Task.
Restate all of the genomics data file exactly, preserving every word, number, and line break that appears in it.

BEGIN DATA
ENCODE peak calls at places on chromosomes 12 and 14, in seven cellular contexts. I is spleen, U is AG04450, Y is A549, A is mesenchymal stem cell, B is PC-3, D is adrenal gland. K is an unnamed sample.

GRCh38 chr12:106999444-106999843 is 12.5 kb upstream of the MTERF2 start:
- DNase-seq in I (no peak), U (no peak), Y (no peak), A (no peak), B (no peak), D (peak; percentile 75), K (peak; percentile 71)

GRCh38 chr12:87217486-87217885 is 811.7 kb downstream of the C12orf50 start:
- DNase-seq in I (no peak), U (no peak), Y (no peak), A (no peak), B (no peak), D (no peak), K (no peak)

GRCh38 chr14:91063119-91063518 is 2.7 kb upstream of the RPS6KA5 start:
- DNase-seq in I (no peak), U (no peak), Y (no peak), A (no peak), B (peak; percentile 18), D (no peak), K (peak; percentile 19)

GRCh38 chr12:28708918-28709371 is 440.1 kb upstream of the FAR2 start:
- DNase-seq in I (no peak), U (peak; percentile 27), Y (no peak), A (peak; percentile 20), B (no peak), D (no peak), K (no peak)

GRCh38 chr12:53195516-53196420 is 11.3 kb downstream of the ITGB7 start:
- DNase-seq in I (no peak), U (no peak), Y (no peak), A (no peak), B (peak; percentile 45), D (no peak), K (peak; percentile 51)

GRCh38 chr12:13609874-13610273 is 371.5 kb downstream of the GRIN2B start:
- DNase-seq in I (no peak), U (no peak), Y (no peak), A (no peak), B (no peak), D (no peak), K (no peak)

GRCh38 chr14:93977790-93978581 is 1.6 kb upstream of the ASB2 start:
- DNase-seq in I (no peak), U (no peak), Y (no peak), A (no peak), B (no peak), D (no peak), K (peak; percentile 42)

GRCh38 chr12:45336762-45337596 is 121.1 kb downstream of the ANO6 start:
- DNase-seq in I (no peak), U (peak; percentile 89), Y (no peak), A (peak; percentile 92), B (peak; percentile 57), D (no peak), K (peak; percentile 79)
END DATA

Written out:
ENCODE peak calls at places on chromosomes 12 and 14, in seven cellular contexts. I is spleen, U is AG04450, Y is A549, A is mesenchymal stem cell, B is PC-3, D is adrenal gland. K is an unnamed sample.

GRCh38 chr12:106999444-106999843 is 12.5 kb upstream of the MTERF2 start:
- DNase-seq in I (no peak), U (no peak), Y (no peak), A (no peak), B (no peak), D (peak; percentile 75), K (peak; percentile 71)

GRCh38 chr12:87217486-87217885 is 811.7 kb downstream of the C12orf50 start:
- DNase-seq in I (no peak), U (no peak), Y (no peak), A (no peak), B (no peak), D (no peak), K (no peak)

GRCh38 chr14:91063119-91063518 is 2.7 kb upstream of the RPS6KA5 start:
- DNase-seq in I (no peak), U (no peak), Y (no peak), A (no peak), B (peak; percentile 18), D (no peak), K (peak; percentile 19)

GRCh38 chr12:28708918-28709371 is 440.1 kb upstream of the FAR2 start:
- DNase-seq in I (no peak), U (peak; percentile 27), Y (no peak), A (peak; percentile 20), B (no peak), D (no peak), K (no peak)

GRCh38 chr12:53195516-53196420 is 11.3 kb downstream of the ITGB7 start:
- DNase-seq in I (no peak), U (no peak), Y (no peak), A (no peak), B (peak; percentile 45), D (no peak), K (peak; percentile 51)

GRCh38 chr12:13609874-13610273 is 371.5 kb downstream of the GRIN2B start:
- DNase-seq in I (no peak), U (no peak), Y (no peak), A (no peak), B (no peak), D (no peak), K (no peak)

GRCh38 chr14:93977790-93978581 is 1.6 kb upstream of the ASB2 start:
- DNase-seq in I (no peak), U (no peak), Y (no peak), A (no peak), B (no peak), D (no peak), K (peak; percentile 42)

GRCh38 chr12:45336762-45337596 is 121.1 kb downstream of the ANO6 start:
- DNase-seq in I (no peak), U (peak; percentile 89), Y (no peak), A (peak; percentile 92), B (peak; percentile 57), D (no peak), K (peak; percentile 79)